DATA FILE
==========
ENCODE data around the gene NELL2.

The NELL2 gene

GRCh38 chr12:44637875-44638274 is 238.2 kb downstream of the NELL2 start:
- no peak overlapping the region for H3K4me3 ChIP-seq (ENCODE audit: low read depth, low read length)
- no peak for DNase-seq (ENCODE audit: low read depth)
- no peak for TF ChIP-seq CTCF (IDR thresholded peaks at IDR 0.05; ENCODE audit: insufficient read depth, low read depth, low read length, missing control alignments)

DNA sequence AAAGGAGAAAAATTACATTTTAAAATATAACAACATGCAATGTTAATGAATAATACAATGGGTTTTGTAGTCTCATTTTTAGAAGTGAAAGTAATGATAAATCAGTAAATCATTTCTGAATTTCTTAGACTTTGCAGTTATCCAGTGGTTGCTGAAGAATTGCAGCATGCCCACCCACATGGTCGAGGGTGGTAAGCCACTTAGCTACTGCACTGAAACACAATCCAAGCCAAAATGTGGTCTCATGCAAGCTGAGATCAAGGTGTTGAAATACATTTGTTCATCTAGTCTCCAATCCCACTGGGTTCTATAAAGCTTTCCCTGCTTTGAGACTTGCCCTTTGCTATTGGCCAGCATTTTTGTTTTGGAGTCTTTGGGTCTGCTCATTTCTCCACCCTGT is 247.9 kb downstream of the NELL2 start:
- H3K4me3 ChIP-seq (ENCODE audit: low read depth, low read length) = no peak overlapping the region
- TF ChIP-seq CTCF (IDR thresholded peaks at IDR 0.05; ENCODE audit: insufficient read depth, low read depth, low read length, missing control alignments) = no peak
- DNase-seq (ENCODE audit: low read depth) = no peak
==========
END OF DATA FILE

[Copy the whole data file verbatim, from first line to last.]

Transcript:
ENCODE data around the gene NELL2.

The NELL2 gene

GRCh38 chr12:44637875-44638274 is 238.2 kb downstream of the NELL2 start:
- no peak overlapping the region for H3K4me3 ChIP-seq (ENCODE audit: low read depth, low read length)
- no peak for DNase-seq (ENCODE audit: low read depth)
- no peak for TF ChIP-seq CTCF (IDR thresholded peaks at IDR 0.05; ENCODE audit: insufficient read depth, low read depth, low read length, missing control alignments)

DNA sequence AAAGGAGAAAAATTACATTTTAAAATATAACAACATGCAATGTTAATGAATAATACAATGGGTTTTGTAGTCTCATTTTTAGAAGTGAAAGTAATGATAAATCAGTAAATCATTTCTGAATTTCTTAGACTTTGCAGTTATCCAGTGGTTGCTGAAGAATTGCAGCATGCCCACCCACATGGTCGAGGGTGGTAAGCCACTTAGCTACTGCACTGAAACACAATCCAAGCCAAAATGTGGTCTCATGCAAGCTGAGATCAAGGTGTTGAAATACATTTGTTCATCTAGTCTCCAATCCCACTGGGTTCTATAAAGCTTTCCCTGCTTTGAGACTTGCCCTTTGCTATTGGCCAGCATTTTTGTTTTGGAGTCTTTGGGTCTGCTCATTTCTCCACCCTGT is 247.9 kb downstream of the NELL2 start:
- H3K4me3 ChIP-seq (ENCODE audit: low read depth, low read length) = no peak overlapping the region
- TF ChIP-seq CTCF (IDR thresholded peaks at IDR 0.05; ENCODE audit: insufficient read depth, low read depth, low read length, missing control alignments) = no peak
- DNase-seq (ENCODE audit: low read depth) = no peak